Hotbeds of violence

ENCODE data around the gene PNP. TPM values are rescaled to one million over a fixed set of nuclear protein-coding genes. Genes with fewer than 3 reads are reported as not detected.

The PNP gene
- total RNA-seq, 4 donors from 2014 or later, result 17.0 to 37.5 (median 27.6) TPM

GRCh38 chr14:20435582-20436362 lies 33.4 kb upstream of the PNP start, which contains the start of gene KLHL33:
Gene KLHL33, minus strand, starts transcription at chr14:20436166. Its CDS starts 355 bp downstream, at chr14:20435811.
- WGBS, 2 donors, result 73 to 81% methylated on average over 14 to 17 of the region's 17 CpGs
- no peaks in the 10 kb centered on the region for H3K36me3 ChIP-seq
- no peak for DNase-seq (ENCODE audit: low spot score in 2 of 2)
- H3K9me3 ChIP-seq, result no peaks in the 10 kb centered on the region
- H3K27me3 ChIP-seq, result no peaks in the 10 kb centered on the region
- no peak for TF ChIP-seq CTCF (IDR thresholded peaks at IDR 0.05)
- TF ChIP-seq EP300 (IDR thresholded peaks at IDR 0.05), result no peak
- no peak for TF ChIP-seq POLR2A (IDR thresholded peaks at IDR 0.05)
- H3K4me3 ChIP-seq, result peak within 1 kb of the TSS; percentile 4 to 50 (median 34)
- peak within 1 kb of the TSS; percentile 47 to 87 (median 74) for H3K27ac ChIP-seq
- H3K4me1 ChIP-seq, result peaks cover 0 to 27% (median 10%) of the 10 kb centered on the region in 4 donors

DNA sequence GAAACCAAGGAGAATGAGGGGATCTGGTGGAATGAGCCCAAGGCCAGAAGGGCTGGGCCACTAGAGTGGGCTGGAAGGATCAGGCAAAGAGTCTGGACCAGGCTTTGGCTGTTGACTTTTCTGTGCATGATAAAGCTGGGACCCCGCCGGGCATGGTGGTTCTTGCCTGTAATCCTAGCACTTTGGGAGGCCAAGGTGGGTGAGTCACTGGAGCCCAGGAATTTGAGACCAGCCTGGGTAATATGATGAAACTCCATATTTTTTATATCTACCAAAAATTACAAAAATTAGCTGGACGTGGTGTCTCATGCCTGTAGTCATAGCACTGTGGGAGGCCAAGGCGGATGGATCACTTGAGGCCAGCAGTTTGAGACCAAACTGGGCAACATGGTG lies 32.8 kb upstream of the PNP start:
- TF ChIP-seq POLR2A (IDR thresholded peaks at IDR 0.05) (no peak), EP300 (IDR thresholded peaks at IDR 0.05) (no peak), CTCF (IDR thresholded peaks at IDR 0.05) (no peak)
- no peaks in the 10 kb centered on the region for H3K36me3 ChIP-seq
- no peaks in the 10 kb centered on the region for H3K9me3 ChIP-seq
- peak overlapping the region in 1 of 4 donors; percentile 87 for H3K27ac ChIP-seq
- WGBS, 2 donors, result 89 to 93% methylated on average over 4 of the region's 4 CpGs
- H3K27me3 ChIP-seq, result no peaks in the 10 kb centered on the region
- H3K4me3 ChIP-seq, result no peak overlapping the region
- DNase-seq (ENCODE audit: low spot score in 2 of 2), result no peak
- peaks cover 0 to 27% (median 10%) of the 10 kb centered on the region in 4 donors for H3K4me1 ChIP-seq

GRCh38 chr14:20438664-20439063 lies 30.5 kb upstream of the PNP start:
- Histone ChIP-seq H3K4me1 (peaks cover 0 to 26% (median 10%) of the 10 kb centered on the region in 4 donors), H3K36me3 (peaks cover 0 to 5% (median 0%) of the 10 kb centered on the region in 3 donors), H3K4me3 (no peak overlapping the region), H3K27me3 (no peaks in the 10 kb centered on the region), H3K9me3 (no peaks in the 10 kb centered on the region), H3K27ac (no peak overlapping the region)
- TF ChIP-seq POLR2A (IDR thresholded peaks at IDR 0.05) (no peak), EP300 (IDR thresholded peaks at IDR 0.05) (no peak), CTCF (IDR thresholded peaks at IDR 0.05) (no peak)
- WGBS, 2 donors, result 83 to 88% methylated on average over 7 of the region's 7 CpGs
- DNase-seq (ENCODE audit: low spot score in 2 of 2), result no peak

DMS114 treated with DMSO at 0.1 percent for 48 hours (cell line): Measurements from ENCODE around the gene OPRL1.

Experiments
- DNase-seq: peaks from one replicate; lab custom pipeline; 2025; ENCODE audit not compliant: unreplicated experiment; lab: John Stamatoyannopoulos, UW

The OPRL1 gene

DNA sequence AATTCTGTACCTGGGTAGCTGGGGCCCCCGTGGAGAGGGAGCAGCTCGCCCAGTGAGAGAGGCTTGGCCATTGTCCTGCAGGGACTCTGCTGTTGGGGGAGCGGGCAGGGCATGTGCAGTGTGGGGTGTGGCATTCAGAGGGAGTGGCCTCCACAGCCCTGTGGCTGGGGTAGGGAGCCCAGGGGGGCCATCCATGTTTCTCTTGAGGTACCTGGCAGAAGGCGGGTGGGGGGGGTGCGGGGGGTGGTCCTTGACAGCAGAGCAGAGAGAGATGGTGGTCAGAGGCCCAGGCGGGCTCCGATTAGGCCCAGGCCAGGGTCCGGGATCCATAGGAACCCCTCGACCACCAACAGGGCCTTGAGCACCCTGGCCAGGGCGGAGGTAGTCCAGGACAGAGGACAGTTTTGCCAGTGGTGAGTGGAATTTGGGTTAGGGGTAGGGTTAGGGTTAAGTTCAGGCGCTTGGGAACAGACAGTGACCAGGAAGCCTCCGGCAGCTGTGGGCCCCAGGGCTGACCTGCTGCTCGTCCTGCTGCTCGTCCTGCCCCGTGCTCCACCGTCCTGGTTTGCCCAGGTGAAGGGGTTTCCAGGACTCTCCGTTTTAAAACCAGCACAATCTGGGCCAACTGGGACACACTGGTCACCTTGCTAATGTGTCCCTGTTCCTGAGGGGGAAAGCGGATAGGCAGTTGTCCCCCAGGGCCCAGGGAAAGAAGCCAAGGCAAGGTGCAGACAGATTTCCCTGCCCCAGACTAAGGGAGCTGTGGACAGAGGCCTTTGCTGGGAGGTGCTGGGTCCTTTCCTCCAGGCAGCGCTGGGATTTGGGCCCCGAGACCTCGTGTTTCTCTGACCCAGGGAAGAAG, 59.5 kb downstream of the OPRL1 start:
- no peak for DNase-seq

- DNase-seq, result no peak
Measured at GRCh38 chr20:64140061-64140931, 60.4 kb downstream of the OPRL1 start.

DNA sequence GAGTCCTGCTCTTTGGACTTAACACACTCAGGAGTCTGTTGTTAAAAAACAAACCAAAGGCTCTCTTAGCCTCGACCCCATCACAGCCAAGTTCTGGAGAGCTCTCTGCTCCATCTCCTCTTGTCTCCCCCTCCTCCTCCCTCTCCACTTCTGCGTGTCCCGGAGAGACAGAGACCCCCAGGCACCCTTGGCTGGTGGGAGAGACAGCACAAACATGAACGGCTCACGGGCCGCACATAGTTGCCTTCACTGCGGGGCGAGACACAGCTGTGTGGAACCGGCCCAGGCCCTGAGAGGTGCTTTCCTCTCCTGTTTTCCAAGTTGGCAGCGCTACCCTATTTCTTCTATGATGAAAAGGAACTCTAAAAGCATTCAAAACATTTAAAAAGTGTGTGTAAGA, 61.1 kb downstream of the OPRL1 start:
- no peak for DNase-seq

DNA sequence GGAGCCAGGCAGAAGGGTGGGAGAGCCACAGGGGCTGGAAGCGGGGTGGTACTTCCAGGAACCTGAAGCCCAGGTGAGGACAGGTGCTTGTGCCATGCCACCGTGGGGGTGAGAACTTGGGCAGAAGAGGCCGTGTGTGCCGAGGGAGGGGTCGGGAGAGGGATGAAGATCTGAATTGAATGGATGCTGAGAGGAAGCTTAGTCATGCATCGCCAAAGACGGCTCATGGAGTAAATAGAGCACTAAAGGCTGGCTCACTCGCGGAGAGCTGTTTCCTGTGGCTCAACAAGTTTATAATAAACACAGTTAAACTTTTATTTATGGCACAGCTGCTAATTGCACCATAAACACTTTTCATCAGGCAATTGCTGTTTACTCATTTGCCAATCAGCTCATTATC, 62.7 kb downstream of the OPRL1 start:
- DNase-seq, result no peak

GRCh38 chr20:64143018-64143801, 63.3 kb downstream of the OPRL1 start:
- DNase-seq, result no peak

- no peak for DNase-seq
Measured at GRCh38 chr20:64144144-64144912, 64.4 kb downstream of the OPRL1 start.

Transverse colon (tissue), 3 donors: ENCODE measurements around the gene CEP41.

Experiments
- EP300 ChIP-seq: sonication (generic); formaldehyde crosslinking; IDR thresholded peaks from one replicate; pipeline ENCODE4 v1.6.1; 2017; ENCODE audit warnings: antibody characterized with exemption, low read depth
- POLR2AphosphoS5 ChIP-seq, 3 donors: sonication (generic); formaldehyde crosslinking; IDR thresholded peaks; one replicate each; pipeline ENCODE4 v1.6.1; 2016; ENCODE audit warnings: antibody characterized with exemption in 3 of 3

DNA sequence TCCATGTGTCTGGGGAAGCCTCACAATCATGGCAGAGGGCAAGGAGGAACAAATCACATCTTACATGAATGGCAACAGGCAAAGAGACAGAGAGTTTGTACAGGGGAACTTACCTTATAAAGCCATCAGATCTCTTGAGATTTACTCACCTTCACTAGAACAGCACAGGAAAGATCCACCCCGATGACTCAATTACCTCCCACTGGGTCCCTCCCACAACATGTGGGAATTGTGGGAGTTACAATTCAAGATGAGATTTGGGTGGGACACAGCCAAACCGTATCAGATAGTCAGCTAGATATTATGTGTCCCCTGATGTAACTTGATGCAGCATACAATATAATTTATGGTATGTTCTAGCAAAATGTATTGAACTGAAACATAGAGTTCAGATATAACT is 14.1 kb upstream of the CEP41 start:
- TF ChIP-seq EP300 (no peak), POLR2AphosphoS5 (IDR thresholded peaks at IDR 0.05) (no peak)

The country’s political and religious establishment all came out to speak about the incidents at the Thessaloniki parade. Again, the political and religious leaders of Greece’s second-largest city jumped in to criticize the show of stand-up comedian Jimmy Panousis. In both cases, things were pretty straightforward: The leaders said exactly what the flock or crowd wanted to hear, offering sound bites on tradition and the nation. But when it came to the violence by the PAOK fans who traveled to Larissa for the soccer match against the local team, the same leaders were extremely laconic. None of the Macedonian officials saw any reason to slam the «heroic fans» of Thessaloniki’s biggest club. Similarly, none of Larissa’s local leaders deemed it proper to condemn the acts of the hooligans – whether spontaneous or guided. Their silence is not without meaning. It speaks volumes about politicians’ dependence on the votes of the «heroic people» who, for that reason, need to be constantly flattered even if they go on to wreck stadiums and cities. Also, it speaks volumes about their dependence on bigwigs and club owners who are left unchecked to make laws and implement (without ministerial approval) the soccer regulations that best suit their interests. In fact, even Sports Minister Giorgos Orfanos (who, no surprise, kept mum about the weekend violence) has suggested that the new soccer regulation is illegal. PAOK fans had declared their intentions days in advance, raising a banner that read «a flare for every jugular» – a sick reference to the death 10 years ago of Charalambos Blionas who was hit by a flare. Let a thousand government plans blossom, nothing will change in Greek soccer. With or without supporters in the stadiums, violence will rule. For it no longer needs any reason to break out.